Previous Day's Market Highlights
Sterling lost ground on Monday, losing around 0.3% against both the dollar and the euro, after data showed the construction industry falling into contraction. PMI figures for February fell to an 11-month low, at only 49.5, causing further fears to mount that a global economic slowdown is spreading to the UK. Also weighing on the pound was a lack of follow-through on optimistic Brexit stories that broke over the weekend. However, negotiations continue between the UK and EU, with confirmation that the EU’s Chief Negotiator Michel Barnier will meet members of the Government today as the two parties attempt to renegotiate the Irish backstop.
Elsewhere, markets struggled for direction and largely shrugged off a Wall Street Journal report that a US-China trade deal could be close, though the risk-sensitive Aussie and Kiwi dollars did gain modestly. Meanwhile, the dollar traded close to its highest level in two weeks, as the greenback strengthened across the board despite comments from President Trump that the dollar was getting too strong. As a consequence of the dollar’s move, the single currency fell towards the key $1.13 level, despite above-forecast producer price index figures.
Away from FX, European markets gained as equity markets took more credence from the WSJ trade deal reports. The pan-European Stoxx 600 added 0.25%, with London’s FTSE 100 gaining by a similar margin. Across the pond, US markets closed in the red, weighed down by struggling healthcare stocks. The benchmark S&P 500 lost 0.4%. Finally, crude oil prices were underpinned after a Reuters survey showed OPEC supply falling to a 4-year low last month, both Brent and WTI added more than 1.5%.
|Currency Pairing||08:00 Today||Vs 08:00 Yesterday||Four-Week High||Four-Week Low||% Change|
Today's Market Highlights
Today’s focus will lie with the release of services PMI surveys from the eurozone, UK and US. The former is expected to remain steady at 51.4, showing modest expansion in the eurozone services sector, though the data is unlikely to eradicate fears of a broader economic slowdown. In the UK, expectations are for the survey to fall to exactly 50, straddling the boundary between expansion and contraction, and hovering close to an 18-month low. With the services sector representing approximately 80% of the UK economy, stagnation or contraction in the industry would likely weigh on the pound. The final services figure comes from the US, with expectations for the ISM non-manufacturing survey to pick up to a level of 57.2, providing further evidence of the US economy outperforming global peers.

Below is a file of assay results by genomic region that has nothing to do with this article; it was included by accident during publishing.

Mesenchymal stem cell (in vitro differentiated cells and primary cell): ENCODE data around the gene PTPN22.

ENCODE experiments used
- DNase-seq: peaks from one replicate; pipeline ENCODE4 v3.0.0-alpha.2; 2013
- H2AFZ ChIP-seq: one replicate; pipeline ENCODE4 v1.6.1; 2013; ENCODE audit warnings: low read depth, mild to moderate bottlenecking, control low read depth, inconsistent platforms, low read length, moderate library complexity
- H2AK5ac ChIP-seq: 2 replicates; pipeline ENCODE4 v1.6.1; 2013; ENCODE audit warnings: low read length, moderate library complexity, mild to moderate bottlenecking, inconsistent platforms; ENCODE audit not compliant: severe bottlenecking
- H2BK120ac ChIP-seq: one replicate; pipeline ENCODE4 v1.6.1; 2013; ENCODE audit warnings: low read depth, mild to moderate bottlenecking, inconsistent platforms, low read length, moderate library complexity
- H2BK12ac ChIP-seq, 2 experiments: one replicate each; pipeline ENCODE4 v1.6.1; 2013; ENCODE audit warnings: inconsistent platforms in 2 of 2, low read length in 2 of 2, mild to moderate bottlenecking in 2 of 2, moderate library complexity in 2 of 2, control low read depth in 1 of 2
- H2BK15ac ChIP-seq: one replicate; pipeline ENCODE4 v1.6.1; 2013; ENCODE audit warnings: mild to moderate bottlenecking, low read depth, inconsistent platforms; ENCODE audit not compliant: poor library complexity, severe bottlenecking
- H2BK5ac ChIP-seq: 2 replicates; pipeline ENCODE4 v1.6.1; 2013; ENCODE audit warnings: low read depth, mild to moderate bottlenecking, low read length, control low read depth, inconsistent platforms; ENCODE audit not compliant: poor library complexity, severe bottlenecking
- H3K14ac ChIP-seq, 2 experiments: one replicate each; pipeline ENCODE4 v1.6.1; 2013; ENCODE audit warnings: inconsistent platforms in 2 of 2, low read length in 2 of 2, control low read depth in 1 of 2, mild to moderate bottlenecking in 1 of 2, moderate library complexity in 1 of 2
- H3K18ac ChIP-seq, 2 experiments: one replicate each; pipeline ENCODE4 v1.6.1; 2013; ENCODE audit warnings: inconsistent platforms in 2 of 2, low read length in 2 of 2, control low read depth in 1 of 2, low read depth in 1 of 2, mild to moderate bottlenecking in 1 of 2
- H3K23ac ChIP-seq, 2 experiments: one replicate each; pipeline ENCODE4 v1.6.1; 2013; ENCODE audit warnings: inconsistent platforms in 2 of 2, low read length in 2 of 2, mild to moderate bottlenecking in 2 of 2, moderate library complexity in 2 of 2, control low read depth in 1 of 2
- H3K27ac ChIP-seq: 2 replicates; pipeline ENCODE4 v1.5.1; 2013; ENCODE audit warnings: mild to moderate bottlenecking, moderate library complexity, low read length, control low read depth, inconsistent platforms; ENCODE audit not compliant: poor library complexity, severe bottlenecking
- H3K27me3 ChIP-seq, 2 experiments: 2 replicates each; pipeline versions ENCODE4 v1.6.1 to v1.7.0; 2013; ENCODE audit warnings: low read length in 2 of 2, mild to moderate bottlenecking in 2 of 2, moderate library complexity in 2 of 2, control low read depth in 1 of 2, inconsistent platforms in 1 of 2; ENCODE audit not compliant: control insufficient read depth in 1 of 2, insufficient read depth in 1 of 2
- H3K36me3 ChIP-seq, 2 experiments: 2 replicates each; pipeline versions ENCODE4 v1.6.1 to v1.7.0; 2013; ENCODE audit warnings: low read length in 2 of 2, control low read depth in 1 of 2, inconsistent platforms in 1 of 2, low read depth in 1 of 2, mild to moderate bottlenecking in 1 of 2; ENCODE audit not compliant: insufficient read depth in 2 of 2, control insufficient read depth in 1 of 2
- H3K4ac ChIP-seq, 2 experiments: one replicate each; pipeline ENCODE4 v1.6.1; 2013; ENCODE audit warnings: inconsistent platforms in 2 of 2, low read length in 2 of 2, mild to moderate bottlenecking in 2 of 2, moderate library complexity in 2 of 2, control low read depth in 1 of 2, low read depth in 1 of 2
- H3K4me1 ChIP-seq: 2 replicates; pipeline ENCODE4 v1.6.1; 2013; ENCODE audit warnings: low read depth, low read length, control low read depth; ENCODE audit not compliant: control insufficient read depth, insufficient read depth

Elsewhere, the Reserve Bank of Australia kept rates on hold overnight while striking a familiar tone, emphasising that low rates are supporting the economy and that progress towards economic targets is expected to be gradual. In reaction, the Australian dollar traded broadly unchanged. Other focuses today include January’s retail sales numbers from the eurozone, a key gauge of consumer sentiment and the health of the broader economy as well as new home sales figures from the US, expected to fall modestly from the previous release. The monthly US budget statement may also attract some attention, with the budget deficit expected to narrow to its lowest level in a year.
Finally, a plethora of central bank speakers are due, with most attention likely to fall with Bank of England Governor Carney’s testimony to the House of Lords and Reserve Bank of Australia Governor Lowe’s speech on the domestic housing market, which remains on shaky ground. Markets will also hear from the Fed’s Kashkari and Barkin as well as the Swiss National Bank’s Zurbrugg
Today's Economic Calendar
|09:00||EUR||Services PMI (Final)||52.3||52.3|
|09:00||EUR||Composite PMI (Final)||51.4||51.4|
|10:00||EUR||Retail Sales (y/y)||1.2%||0.8%|
|15:00||USD||ISM Non-Manufacturing PMI||57.2||56.7|